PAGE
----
Hong Kong protest leaders reject chief executive’s dialogue platform plans

Elias Hubbard
August 21, 2019

It will also look into complaints against police, including those pertaining to an incident in Yuen Long on July 21, when white-clad mobs indiscriminately attacked protesters, passengers and journalists in the subway station, Lam said.

Speaking to reporters before Tuesday's regular Executive Council meeting, Lam said she hoped the nonviolent weekend assembly, in which tens of thousands took part, indicated that peace was returning to the city.

Lam didn't say that the communication platform will be used to specifically contact protesters.

Organizers estimated that more than one million people had joined the rally, many dressed in black as a symbol of the new anti-government movement, according to CNN.

Unrest began in Hong Kong in June, when people started taking to the streets to protest a proposed bill that would have allowed suspects to be extradited and stand trial overseas.

But instead of answering to demands, including the full withdrawal of the bill that would allow fugitive transfer to mainland China and the setting up of an independent inquiry into alleged police brutality, Lam said a probe carried out by the Independent Police Complaints Council will be prolonged and dialogue with "all walks of life" will be held soon.

Some of the protests have turned violent and resulted in clashes between police and protesters, with officers resorting to using tear gas, rubber bullets and other tactics, and crowds countering by throwing bricks, bamboo sticks and gasoline bombs.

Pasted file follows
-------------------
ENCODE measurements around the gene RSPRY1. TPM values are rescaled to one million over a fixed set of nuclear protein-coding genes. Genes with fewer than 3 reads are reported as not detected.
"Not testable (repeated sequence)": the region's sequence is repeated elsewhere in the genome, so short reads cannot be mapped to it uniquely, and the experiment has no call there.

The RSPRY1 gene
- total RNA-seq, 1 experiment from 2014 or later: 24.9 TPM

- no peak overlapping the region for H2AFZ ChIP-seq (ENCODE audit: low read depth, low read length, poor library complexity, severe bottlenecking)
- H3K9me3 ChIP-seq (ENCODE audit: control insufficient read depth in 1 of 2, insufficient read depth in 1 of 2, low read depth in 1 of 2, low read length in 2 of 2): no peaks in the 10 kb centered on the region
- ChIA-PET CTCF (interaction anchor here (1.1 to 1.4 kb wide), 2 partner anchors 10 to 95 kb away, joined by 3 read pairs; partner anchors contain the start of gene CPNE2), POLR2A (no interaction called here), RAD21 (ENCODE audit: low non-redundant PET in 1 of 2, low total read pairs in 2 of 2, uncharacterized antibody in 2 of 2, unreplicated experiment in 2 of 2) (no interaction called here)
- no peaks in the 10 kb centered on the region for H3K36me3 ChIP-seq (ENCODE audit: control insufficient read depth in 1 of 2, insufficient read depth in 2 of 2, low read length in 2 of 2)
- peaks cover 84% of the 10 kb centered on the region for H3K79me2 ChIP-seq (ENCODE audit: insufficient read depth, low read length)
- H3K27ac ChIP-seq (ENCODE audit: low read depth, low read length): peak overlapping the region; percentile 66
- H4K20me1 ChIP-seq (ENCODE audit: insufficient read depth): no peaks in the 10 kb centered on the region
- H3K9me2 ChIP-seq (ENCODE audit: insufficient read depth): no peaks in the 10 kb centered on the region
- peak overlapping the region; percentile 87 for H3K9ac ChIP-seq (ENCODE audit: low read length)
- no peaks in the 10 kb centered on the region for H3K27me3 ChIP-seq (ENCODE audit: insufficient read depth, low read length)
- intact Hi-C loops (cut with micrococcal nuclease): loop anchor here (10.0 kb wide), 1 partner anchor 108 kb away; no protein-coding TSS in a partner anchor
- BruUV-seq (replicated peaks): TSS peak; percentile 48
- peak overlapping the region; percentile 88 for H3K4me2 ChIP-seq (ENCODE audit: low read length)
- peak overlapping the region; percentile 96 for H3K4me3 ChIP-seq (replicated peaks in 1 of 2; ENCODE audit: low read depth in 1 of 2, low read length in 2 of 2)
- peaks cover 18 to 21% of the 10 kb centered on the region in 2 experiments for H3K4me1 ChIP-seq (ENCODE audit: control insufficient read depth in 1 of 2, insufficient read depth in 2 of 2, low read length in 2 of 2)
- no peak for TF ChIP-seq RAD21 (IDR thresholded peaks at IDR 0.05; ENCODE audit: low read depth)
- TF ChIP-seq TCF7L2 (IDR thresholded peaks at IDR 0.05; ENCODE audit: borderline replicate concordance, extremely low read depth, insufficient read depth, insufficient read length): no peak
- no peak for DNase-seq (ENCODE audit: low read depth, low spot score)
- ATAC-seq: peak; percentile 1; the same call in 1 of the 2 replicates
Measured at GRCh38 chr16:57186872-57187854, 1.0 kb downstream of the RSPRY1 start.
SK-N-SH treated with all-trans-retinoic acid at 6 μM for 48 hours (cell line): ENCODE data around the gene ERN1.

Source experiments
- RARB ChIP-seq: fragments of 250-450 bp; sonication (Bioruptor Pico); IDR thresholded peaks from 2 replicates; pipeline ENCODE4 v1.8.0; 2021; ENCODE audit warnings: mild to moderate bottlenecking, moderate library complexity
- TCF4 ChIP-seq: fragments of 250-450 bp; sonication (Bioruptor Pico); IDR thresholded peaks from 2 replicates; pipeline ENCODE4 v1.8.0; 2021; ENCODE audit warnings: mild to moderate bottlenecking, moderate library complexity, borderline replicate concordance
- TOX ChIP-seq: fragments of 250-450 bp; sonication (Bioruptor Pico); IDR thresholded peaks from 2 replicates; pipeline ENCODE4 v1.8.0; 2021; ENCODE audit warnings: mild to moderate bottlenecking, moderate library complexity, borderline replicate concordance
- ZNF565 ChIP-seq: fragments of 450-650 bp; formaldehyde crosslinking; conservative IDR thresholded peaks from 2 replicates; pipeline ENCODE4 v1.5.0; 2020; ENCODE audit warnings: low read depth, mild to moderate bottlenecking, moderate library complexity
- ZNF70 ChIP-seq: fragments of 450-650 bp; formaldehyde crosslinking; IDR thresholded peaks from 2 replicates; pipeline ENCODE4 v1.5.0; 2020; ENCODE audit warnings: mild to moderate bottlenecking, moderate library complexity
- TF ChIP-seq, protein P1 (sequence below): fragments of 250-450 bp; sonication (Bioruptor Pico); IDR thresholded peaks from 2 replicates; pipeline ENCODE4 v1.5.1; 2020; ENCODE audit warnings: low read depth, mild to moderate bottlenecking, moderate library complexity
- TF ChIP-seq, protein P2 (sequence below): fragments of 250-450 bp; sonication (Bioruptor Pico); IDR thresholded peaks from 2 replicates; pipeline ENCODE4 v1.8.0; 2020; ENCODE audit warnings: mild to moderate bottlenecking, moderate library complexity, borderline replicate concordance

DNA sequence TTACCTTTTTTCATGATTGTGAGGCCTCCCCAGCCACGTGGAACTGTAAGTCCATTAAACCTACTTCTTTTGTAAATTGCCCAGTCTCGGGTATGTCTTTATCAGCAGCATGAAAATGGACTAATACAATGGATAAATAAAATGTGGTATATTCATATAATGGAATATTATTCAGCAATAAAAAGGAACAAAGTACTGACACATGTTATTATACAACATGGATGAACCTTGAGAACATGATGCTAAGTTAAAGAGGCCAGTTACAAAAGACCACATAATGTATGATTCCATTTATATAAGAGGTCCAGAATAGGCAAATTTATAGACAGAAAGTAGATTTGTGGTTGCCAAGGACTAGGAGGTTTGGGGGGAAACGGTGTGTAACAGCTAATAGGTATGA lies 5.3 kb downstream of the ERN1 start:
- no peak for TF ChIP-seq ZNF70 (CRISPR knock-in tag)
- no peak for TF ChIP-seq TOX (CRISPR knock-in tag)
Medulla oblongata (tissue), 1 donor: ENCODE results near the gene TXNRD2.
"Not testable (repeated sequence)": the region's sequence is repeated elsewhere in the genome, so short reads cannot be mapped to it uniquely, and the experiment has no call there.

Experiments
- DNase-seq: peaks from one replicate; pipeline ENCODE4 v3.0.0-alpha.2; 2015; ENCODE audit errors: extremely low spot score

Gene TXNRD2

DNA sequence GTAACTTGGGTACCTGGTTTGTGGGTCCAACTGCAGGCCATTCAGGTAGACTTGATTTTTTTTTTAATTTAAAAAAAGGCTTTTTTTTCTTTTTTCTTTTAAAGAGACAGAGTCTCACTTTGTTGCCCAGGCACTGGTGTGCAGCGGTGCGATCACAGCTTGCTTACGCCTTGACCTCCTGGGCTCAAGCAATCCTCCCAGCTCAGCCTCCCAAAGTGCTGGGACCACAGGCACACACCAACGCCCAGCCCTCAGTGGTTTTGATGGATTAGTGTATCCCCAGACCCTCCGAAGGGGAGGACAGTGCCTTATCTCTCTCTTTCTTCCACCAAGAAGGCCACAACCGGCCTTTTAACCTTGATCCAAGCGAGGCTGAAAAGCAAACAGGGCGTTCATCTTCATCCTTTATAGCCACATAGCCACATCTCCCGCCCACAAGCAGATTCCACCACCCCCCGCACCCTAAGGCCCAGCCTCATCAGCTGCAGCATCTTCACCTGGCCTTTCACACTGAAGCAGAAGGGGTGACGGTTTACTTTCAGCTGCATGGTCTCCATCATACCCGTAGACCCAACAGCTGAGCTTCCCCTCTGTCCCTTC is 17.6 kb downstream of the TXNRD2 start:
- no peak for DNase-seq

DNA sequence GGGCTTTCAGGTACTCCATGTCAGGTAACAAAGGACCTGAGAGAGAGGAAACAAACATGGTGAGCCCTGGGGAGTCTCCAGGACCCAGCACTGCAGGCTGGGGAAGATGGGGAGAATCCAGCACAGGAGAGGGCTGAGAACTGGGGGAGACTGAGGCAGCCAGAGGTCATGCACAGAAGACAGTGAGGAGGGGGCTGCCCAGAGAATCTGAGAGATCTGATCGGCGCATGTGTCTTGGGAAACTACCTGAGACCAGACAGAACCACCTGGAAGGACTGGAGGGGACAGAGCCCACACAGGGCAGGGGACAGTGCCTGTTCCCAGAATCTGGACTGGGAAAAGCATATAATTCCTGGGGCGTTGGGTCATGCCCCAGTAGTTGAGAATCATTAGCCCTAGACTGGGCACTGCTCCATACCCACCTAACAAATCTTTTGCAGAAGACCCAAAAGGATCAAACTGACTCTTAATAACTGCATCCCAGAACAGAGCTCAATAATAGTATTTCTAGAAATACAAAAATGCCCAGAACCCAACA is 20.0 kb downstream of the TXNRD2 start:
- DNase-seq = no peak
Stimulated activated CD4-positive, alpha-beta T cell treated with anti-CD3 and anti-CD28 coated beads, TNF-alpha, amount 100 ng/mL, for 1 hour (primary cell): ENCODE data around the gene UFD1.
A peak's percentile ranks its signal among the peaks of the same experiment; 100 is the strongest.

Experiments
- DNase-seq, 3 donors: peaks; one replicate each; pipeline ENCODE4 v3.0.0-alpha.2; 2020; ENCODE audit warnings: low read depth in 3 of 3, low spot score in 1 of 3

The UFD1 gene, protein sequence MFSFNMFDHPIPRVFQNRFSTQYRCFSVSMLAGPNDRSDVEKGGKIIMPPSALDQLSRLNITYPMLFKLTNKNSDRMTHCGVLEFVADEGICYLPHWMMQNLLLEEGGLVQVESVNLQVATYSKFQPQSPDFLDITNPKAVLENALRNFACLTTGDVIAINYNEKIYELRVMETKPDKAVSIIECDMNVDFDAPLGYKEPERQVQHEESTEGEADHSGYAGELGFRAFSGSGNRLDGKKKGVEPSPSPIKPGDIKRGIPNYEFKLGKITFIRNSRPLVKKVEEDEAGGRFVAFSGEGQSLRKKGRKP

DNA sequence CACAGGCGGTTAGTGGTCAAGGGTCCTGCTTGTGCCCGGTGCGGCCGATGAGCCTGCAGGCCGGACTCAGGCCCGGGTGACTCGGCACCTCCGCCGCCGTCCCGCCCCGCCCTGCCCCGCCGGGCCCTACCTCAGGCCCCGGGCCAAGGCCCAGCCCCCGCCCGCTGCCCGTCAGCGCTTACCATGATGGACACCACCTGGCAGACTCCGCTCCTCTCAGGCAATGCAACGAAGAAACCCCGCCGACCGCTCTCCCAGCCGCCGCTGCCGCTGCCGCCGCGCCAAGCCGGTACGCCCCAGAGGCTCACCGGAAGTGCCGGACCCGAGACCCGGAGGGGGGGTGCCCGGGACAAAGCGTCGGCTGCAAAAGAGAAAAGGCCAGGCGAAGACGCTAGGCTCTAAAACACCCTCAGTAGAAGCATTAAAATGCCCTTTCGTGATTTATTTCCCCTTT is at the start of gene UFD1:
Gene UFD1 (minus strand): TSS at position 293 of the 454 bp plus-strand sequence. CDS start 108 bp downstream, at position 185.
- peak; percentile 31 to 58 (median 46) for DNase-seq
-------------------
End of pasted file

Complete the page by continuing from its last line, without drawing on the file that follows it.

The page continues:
She called for a "sincere dialogue" with all sections of the society and said: "All my principal officials and I are committed to listening to what the people have to tell us".

Lam has made tose assurances before, and demonstrators want the bill completely withdrawn.

Under the "one country, two systems" formula that was structured in 1997 after China re-integrated Hong Kong from the British colony, guaranteed freedom to Hong Kong included the right to an independent judiciary and the right to protests.

A raft of measures with total government spending of 19.1 billion Hong Kong dollars (2.43 billion USA dollars) have been rolled out to support growth and relieve the burden on businesses and individuals. We can see this from the data in the first half.

The protests are exacting a toll on Hong Kong's economy and tourism, with the Asian financial hub on the verge of its first recession in a decade. "Actually, I think the data in the first half has not fully reflected the seriousness of the problem", she said.

China has also put strong pressure on big companies, especially Cathay Pacific Airways.

Mr Hogg's sudden departure was announced by Chinese state television on Friday and was seen as a signal to other multinationals, such as HSBC Holdings and Jardine Matheson Holdings, to support Beijing.

The rally held Sunday was organized by the Civil Human Rights Front, a pro-democracy organization that had also organized two mass peaceful protests in June, as reported by CNN.

China's State Council on Monday called for greater development of the southern city of Shenzhen and integration of its culture and economy with neighbouring Hong Kong and Macau, a former Portuguese-run enclave that returned to China in 1999.

Other reports by Click Lancashire

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